“Chukwudumebi, you need to take enough rest. I would recommend you leave school for now, your constant fainting and absence from school will soon convince all the students in your school that you are suffering from sickle cell anaemia,” Dr Yusuf our family doctor said.
The mention of the sickle cell anaemia made me nauseous, it took me minutes to register Dr Yusuf’s words. I sat there lost and transfixed, a tap from my mother brought me back to reality. Oh! How can I live a life of solitude, a life without the people and the environment am used to? Hot tears welled up my eyes.
“Dumebi m, don’t cry, be strong for us. All will be well, honey,” my mother said amidst uncontrollable sobs. With anger, I gave her a look filled with hatred for her. My father noticed the dirty look I gave her and dreaded my response, he intentionally avoided looking directly my direction.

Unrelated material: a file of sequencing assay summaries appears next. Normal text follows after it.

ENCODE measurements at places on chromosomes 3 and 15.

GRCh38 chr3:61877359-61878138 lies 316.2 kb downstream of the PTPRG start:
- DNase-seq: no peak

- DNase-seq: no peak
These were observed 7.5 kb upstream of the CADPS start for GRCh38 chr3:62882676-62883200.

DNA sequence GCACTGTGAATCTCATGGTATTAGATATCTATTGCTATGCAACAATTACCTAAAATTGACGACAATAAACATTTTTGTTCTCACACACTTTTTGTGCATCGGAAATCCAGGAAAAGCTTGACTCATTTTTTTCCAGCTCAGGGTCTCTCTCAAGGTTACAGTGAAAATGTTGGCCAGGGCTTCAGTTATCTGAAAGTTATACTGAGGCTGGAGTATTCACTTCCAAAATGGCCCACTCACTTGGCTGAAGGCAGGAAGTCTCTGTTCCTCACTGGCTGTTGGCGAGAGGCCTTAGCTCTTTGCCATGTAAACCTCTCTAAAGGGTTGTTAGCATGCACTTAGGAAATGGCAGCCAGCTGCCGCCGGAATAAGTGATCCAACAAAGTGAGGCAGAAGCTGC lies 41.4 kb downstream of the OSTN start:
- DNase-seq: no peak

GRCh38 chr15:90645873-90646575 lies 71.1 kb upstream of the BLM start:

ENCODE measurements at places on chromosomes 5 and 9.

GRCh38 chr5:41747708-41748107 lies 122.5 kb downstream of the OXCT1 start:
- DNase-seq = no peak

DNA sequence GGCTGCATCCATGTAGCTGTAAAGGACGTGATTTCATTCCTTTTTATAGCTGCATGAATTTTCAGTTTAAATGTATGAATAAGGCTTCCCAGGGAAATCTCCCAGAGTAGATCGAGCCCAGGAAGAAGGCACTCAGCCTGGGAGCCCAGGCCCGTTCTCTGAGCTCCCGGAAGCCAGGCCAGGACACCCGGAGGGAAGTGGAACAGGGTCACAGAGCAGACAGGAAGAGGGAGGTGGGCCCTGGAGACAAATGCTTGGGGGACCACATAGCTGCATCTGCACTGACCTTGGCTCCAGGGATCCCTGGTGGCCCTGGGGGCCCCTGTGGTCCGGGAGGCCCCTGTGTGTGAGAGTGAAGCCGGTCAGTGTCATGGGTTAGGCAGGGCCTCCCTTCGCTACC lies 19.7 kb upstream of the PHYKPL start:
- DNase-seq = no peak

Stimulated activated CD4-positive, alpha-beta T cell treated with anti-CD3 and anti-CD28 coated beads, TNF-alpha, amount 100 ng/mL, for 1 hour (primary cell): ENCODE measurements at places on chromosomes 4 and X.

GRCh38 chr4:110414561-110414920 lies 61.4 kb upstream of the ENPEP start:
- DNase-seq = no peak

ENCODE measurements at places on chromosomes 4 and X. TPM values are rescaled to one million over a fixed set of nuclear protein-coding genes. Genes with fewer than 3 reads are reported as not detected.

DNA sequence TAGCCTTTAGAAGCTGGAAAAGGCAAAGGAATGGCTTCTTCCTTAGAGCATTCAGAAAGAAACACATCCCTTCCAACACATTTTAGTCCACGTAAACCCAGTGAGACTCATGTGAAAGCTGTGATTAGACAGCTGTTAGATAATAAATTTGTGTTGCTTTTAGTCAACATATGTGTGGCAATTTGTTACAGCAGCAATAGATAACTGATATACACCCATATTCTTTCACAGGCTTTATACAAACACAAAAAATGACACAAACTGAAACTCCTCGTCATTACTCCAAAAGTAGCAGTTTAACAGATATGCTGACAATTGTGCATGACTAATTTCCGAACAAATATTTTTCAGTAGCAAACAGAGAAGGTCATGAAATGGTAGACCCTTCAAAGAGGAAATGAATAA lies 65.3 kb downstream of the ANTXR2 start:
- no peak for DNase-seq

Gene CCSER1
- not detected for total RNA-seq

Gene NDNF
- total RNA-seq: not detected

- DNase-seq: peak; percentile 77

“Em, Dr Yusuf, thank you very much. We’ll be taking our leave now,” Dad said in order to break the dangerous silence that enveloped the hospital room and to avoid any further embarrassment .
The journey home was so irritating, mother’s childish sobs filled the air in the car. I felt no remorse, her tears irked me and made me even more angry.
Father kept driving though I sensed that mother’s tears was killing him inside, but he would not dare try to console her in my presence. I hate them both with so much passion, they should have chosen to be apart, they should have chosen to spare me this agonising pain but they didn’t.
I finally stopped schooling. According to the doctor, it is better that way. According to my parents, Dr Yusuf knows whats best for me. Those words have gradually become an anthem to my sick ears.
I stayed indoors feeling sorry for my pitiful self, my parents tried all they could to cheer me up but my pure hatred for them warned them not to come too close. So I’m always alone in solitary confinement in my overly large luxurious room.
I insisted that all servants be dismissed, my parents did not hesitate to grant my request which made our big mansion almost empty, but the cleaner and gateman were spared.
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